NEW REPORT: Fool Me Twice? Corporations Pay Congress to Rip Off Taxpayers Again

clee November 18, 2011 2

November 2011
(Download full report)

Executive Summary

With the deadline looming for the Joint Select Committee on Deficit Reduction, or “supercommittee,” major corporations have argued for the second tax holiday in a decade through the repatriation of offshore funds at a steeply discounted tax rate. But recent history has shown us that tax holidays fail to create jobs and fail to improve economic conditions for 99 percent of Americans. According to the Congressional Budget Office, the repatriation tax holiday ranks dead last among job creation policies and would at best create one full-time job for every one million in federal costs.1 If tax holidays have only succeeded in enriching corporate executives and encouraging more tax dodging, thus exacerbating budget deficits, why should Congress be fooled twice?

What is chronicled on these pages is clear as day: Twenty major American corporations that have stashed half a trillion dollars of profits overseas have spent more than $1 billion on federal lobbying and campaign contributions and hope to get a new, enormous tax break that could cost the government $79 billion over the next decade.2 Companies say they will use the cash to create jobs in America, but the 20 companies featured in this report are already sitting on $348 billion in cash while in many cases shipping jobs overseas. When Congress gave corporate America the very same tax break seven years ago, 92 percent of the repatriated money went to CEOs and shareholders, not job creation.3 Given the benefits to those at the top, it is no wonder these corporations have spent the last seven years stockpiling profits in offshore tax havens at an even greater rate in anticipation of another tax holiday. Meanwhile, they have spent lavishly on politics in preparation for another time to cash in.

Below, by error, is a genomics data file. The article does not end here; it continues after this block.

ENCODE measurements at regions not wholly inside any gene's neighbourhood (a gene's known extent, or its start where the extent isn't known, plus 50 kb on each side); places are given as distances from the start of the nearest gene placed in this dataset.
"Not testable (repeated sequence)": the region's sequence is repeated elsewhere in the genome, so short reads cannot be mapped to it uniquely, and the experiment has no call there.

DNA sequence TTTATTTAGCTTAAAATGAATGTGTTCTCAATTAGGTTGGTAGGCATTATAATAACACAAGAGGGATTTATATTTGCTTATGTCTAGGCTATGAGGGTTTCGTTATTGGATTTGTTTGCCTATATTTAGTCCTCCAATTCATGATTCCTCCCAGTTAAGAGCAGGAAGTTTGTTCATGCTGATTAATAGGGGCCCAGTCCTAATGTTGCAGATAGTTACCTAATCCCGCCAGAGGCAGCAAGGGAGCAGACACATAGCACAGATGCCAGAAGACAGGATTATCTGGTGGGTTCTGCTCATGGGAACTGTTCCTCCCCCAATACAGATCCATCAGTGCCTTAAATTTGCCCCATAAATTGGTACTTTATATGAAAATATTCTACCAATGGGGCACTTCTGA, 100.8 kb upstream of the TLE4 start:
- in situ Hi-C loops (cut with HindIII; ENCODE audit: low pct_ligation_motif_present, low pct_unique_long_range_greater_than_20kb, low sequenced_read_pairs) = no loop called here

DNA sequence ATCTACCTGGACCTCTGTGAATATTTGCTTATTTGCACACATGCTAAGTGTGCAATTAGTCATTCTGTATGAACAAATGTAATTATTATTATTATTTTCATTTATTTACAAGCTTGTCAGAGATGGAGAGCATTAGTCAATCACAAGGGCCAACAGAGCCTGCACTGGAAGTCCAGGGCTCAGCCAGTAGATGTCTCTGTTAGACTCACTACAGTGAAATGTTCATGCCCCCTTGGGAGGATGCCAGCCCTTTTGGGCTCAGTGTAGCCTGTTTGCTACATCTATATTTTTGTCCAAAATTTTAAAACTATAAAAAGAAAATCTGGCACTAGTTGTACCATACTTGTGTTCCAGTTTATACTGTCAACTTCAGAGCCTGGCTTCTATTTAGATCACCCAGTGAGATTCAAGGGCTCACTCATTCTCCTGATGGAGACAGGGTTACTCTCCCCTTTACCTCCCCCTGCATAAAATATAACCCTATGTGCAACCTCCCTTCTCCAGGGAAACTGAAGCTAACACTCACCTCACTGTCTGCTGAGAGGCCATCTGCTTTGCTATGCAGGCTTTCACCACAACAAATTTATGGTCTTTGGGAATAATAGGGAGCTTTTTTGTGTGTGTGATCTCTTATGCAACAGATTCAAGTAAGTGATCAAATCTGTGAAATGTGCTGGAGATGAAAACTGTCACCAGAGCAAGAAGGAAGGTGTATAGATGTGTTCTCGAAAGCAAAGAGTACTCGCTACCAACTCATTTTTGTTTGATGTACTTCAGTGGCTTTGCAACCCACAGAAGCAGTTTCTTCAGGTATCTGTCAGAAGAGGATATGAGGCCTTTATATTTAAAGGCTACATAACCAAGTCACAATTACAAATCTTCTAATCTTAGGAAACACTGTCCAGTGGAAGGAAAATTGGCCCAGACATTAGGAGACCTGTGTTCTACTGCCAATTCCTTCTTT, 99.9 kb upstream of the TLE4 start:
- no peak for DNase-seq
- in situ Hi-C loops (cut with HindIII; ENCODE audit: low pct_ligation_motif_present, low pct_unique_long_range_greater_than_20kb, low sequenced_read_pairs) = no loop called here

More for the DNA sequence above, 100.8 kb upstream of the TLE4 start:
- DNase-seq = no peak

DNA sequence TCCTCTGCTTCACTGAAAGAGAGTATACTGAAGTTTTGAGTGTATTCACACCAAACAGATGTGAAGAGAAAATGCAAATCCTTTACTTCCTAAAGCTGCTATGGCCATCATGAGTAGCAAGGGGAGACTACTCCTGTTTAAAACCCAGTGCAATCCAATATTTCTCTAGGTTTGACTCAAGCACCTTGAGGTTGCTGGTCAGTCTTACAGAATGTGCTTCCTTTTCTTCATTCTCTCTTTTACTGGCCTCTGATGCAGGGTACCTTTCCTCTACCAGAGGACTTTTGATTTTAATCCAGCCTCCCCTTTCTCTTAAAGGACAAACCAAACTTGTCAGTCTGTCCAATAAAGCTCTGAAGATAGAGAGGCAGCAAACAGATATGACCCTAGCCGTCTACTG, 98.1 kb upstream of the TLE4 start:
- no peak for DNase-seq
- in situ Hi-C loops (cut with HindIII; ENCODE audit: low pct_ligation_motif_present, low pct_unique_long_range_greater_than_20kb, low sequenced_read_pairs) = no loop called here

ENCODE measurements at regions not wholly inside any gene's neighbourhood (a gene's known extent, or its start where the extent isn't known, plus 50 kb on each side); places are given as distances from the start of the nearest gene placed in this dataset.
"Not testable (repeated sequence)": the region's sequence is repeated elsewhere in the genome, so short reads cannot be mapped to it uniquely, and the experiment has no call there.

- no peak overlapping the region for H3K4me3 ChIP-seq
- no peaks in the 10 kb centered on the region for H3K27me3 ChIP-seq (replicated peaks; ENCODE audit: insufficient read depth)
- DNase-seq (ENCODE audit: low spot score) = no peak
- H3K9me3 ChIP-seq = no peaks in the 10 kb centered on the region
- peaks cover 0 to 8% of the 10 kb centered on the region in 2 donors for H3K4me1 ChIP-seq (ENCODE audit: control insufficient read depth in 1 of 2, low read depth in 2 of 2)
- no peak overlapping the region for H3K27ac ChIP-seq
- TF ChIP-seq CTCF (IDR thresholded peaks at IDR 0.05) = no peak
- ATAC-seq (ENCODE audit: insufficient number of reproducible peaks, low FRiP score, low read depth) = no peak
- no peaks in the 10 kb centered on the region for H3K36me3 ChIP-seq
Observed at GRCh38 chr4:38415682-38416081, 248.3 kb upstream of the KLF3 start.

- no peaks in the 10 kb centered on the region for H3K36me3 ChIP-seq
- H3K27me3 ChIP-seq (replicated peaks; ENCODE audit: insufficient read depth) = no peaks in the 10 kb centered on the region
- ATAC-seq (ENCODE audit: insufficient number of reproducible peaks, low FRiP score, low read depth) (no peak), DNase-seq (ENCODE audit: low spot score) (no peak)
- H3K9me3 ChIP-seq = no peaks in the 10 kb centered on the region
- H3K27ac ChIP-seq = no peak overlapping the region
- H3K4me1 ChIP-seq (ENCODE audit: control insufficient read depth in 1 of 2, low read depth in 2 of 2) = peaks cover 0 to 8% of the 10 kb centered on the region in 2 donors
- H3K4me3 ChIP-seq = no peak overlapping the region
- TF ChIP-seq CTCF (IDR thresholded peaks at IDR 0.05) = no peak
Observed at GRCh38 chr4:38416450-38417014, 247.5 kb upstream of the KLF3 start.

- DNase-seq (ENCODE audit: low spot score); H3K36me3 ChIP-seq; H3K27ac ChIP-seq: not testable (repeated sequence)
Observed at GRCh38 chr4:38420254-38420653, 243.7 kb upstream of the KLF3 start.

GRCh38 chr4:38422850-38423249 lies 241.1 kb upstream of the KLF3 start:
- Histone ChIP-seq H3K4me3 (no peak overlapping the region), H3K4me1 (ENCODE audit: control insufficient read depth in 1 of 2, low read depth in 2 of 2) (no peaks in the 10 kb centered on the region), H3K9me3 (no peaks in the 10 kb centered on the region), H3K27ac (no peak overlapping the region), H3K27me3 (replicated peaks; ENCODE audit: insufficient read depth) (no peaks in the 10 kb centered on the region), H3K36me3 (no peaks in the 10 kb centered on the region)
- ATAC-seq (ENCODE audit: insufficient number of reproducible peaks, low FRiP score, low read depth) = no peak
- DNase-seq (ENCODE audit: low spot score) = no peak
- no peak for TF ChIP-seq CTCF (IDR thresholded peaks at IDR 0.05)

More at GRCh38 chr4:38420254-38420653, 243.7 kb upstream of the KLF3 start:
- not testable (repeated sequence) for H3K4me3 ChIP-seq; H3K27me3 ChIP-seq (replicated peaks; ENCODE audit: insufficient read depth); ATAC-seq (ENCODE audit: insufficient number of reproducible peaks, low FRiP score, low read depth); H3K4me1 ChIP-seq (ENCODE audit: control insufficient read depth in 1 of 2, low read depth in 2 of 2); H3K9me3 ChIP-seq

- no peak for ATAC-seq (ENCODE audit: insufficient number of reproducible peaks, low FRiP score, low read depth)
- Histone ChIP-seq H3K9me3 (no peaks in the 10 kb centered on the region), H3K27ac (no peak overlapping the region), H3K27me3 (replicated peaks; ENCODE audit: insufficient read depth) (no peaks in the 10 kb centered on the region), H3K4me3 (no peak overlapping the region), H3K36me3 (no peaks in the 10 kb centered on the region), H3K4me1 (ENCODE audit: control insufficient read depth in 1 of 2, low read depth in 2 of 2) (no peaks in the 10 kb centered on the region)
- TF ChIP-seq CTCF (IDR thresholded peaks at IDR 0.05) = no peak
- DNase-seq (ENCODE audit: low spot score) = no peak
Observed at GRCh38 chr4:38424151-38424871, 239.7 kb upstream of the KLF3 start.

• Multiple studies have found that after the tax holiday provision passed in 2004, there was no significant investment in jobs at home. For every dollar repatriated, 92 cents flowed into the pockets of CEOs and shareholders through compensation packages and stock repurchases. Instead of investing in jobs in the United States, these 20 companies have directed nearly $578 million into compensation packages for their CEOs and $500 billion into offshore tax havens.
  • If American companies received another tax holiday through repatriation, the effect would be to reduce tax revenue by $79 billion over ten years. Those are funds we could invest in crucial jobs. We could take half that amount to employ 284,213 public safety workers and 290,684 teachers, which would merely fill the hole left by the 290,000 teachers laid off since September 2008.4 We could use the other half to begin to address the massive shortage of nurses and home health aides and begin to rebuild our crumbling infrastructure; we could employ 1 million health workers and 221,779 highway maintenance workers.5 That’s nearly 2 million jobs.